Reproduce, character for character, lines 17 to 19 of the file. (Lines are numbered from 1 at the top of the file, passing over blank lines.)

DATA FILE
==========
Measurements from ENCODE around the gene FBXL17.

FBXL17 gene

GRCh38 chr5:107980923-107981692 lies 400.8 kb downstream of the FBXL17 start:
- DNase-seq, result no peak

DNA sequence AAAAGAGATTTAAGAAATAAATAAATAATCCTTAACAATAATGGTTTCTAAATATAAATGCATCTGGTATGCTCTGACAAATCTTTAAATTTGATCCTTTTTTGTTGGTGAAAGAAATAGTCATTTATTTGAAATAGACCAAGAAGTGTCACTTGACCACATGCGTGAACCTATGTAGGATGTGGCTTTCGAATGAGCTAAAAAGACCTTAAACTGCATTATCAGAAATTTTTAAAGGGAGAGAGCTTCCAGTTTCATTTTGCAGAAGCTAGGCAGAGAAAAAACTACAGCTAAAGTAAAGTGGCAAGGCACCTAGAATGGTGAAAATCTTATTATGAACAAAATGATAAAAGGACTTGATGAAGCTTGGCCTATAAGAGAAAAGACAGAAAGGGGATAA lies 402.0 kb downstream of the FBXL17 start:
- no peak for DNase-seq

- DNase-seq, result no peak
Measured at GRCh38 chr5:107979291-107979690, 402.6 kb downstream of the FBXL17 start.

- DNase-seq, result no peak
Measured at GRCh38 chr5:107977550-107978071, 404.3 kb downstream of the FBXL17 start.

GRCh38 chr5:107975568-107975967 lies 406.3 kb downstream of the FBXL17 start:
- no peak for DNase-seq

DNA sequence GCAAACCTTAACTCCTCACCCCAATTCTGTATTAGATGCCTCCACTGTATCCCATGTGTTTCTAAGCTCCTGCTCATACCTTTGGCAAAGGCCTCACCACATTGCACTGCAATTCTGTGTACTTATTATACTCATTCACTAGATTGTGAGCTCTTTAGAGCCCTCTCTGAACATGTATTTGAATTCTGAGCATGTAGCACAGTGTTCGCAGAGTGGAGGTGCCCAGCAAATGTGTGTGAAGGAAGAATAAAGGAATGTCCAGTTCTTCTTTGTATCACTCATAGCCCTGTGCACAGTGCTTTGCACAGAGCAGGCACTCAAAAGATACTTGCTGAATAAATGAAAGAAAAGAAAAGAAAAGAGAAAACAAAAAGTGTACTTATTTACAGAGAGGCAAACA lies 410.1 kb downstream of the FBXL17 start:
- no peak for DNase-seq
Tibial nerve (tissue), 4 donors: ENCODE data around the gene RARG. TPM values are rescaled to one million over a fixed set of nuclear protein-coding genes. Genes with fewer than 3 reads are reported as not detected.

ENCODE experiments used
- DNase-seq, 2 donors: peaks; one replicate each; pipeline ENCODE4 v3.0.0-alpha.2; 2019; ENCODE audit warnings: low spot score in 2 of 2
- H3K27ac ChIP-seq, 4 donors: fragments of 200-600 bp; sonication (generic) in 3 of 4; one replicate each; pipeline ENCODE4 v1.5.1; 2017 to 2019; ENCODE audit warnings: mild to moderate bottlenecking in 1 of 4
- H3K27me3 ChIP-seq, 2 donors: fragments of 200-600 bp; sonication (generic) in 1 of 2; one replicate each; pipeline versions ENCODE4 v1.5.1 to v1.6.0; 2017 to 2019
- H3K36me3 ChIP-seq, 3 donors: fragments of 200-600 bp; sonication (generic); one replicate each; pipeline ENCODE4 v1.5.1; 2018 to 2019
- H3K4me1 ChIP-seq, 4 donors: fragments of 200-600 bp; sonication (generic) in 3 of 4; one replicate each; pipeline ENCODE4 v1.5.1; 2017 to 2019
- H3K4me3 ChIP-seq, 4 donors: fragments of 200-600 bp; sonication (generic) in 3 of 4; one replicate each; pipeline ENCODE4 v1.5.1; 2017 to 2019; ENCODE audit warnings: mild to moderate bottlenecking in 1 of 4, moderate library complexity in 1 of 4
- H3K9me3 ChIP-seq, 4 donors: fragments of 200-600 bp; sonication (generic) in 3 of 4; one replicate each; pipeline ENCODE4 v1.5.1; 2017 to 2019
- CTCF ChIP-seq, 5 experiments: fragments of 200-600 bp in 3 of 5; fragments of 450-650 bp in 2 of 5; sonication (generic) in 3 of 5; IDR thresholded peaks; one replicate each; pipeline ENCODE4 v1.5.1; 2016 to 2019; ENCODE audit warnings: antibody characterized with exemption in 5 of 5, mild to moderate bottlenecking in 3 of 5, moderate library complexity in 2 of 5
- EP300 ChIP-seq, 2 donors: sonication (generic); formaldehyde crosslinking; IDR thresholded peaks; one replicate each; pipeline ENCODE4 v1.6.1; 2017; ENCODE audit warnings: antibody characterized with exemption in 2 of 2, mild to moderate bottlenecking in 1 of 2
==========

- DNase-seq, 2 donors: peaks; one replicate each; pipeline ENCODE4 v3.0.0-alpha.2; 2019; ENCODE audit warnings: low spot score in 2 of 2
- H3K27ac ChIP-seq, 4 donors: fragments of 200-600 bp; sonication (generic) in 3 of 4; one replicate each; pipeline ENCODE4 v1.5.1; 2017 to 2019; ENCODE audit warnings: mild to moderate bottlenecking in 1 of 4
- H3K27me3 ChIP-seq, 2 donors: fragments of 200-600 bp; sonication (generic) in 1 of 2; one replicate each; pipeline versions ENCODE4 v1.5.1 to v1.6.0; 2017 to 2019